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16 May 2019

Passing this alley entrance, we were struck by the street number. It seemed put together from scraps at the spur of the moment rather than the official designation of a particular address. There was something squirrelly about clamping numbers on iron mesh.

The Number. Olympus E-PL1 with 14-42mm kit lens at 24mm, exposed at f8, 1/250 second and ISO 200. Processed in the new version of Adobe Camera Raw with Texture.

So on the way back we made a spectacle of ourselves and snapped the numbers.

Back at the bunker, we archived the shot along with the others we'd taken and forgot about it.

But this morning, we were happy to see Adobe had updated Camera Raw with the Texture slider that it added to Lightroom earlier this week. So naturally we thought of our grimy street number photo.

Color doesn't really add anything to grime. So we converted the image to black-and-white in the new Camera Raw. Then, after using the Upright tool to square things up, we made our usual adjustments.

Only after that did we add a little Texture.

That may not be the orthodox approach. Texture sits above Clarity and Camera Raw is laid out in the preferred order of going (although we tend to work backwards).

Our bias (which aims for optimal 500-pixel images after all) is to rely on Clarity to improve microcontrast, shift the Shadows until we can see detail, drop the Highlights until recovered and adjust Contrast as a last resort. We don't touch Sharpening or Noise reduction because both are handled when we resize the image to 500 pixels with an action that adds Smart Sharpening.

Where does Texture fit into that?

Well, we don't know. Yet. We did see it pick up the surface detail in the iron mesh (although that may not be obvious at thumbnail size, so see below). But we wouldn't want to give up Clarity (which really seems to enhance what our aging optics capture).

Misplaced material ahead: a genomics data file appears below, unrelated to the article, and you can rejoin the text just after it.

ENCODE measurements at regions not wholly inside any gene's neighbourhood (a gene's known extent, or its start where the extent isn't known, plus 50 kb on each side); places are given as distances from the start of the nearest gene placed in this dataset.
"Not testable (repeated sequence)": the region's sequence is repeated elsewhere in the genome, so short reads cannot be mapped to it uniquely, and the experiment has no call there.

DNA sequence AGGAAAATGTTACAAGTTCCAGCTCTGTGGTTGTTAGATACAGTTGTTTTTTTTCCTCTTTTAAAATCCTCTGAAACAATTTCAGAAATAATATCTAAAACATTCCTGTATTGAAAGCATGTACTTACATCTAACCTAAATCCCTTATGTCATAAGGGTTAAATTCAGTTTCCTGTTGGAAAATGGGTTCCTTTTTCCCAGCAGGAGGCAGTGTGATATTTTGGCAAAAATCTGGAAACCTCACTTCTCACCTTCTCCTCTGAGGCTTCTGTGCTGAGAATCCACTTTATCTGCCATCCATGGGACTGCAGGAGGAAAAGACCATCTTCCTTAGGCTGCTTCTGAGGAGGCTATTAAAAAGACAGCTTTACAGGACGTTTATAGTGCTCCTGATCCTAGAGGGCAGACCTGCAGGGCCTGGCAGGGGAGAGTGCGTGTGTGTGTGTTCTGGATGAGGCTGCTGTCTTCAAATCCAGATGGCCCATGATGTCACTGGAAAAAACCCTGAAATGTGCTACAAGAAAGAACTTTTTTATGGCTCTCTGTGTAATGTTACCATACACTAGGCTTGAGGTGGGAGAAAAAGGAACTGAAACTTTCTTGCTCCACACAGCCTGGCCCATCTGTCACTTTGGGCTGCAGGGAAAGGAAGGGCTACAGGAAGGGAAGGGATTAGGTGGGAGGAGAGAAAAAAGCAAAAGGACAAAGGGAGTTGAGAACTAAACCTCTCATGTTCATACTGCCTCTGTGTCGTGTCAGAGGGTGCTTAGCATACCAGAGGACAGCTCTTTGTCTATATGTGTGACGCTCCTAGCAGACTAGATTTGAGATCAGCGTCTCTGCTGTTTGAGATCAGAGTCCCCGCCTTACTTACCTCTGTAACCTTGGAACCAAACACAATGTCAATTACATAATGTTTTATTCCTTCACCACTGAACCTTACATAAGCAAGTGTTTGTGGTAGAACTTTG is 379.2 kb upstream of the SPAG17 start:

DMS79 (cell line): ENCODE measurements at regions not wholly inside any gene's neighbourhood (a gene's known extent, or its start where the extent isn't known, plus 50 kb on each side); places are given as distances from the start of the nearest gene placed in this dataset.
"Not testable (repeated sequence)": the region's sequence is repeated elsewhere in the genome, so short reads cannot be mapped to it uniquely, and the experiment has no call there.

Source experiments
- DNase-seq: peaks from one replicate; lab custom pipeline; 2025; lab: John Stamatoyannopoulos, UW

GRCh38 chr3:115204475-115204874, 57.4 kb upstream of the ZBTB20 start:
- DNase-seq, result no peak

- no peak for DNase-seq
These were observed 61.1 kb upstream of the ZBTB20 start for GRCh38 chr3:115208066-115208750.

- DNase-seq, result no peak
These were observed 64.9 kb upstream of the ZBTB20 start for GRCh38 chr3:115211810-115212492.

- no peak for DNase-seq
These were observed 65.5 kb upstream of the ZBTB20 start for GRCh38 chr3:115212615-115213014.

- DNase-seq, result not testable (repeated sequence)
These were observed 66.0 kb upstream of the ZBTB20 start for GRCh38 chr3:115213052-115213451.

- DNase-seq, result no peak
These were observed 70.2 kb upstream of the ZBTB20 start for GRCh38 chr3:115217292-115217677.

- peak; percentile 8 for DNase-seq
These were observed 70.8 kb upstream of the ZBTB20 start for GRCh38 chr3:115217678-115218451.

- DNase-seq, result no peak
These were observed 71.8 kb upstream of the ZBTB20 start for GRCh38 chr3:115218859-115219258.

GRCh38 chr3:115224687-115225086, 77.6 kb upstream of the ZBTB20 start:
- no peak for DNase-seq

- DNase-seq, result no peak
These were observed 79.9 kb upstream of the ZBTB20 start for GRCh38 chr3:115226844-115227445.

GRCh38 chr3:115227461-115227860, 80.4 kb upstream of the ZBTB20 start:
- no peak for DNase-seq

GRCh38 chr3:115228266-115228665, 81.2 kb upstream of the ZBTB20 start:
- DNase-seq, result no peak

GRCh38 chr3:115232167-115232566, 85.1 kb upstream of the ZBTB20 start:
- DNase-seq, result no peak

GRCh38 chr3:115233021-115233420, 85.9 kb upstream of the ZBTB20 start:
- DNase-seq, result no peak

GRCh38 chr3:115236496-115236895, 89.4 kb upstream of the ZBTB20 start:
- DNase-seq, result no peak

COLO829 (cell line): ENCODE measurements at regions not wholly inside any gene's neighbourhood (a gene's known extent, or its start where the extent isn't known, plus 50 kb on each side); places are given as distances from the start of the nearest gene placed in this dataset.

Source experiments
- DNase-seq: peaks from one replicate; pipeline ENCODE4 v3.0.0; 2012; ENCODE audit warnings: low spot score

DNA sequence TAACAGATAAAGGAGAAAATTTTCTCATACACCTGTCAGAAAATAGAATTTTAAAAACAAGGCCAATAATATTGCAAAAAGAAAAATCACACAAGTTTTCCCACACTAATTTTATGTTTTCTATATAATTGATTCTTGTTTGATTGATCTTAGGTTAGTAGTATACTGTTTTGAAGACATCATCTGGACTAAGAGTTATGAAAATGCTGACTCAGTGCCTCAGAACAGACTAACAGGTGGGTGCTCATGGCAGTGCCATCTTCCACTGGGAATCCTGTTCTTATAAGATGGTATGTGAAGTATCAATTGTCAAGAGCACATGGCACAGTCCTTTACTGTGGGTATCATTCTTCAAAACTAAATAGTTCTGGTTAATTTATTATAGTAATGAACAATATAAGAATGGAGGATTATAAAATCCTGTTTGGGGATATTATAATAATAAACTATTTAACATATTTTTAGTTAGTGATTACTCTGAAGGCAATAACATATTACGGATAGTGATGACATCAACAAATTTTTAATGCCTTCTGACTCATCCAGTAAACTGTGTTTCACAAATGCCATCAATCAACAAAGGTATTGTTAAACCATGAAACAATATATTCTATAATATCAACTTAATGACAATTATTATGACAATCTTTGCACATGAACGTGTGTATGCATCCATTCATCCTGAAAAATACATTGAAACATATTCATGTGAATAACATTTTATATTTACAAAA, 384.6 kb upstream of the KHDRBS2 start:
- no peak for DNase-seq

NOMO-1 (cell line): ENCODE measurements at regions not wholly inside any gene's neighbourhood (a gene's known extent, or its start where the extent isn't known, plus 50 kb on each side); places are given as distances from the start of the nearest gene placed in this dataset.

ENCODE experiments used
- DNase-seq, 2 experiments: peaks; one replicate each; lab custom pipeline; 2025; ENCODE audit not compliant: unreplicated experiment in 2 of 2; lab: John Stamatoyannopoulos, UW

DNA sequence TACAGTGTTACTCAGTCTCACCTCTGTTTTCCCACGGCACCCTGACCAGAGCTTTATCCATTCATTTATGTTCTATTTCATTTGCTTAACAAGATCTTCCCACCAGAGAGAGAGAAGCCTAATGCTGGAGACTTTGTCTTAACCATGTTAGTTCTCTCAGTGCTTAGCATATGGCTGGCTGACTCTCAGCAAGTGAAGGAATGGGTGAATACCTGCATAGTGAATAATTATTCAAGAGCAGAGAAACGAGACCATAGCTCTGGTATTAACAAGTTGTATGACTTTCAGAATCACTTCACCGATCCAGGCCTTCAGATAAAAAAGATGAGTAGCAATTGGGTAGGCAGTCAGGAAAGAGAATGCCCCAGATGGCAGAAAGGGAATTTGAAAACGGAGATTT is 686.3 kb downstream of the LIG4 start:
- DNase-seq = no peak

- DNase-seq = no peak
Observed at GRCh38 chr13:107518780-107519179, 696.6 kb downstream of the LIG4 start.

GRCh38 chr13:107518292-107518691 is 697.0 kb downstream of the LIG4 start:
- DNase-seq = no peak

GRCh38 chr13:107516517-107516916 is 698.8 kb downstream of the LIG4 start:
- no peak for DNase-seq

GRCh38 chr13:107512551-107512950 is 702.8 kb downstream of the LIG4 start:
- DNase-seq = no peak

And, if you can believe Max Wendt who developed the feature (first as skin smoothing), Texture works well with Clarity.

Texture is a unique control, and while it shares similarities with Clarity, Sharpening and even Noise Reduction, it's not a replacement for any of them. As we've seen, they all work very well together, particularly Texture and Clarity.

All good. And even better, exciting.

Which left us humming an old Beatles tune called You Know My Name (Look Up the Number), which was found on the B side of the popular Let It Be single in 1970 (when we were looking up numbers all the time).

We brought ourselves up short, though. Look up the number? That's a reference to phone books, which have (in the age of smartphones) gone the way of the dinosaurs.

We're not sure what the modern equivalent would be. Google My Info? Follow On Twitter? Adjust The Texture?

But there you have it. Even classics are not immune to evolution. At least with Camera Raw, you don't have to miss a beat.

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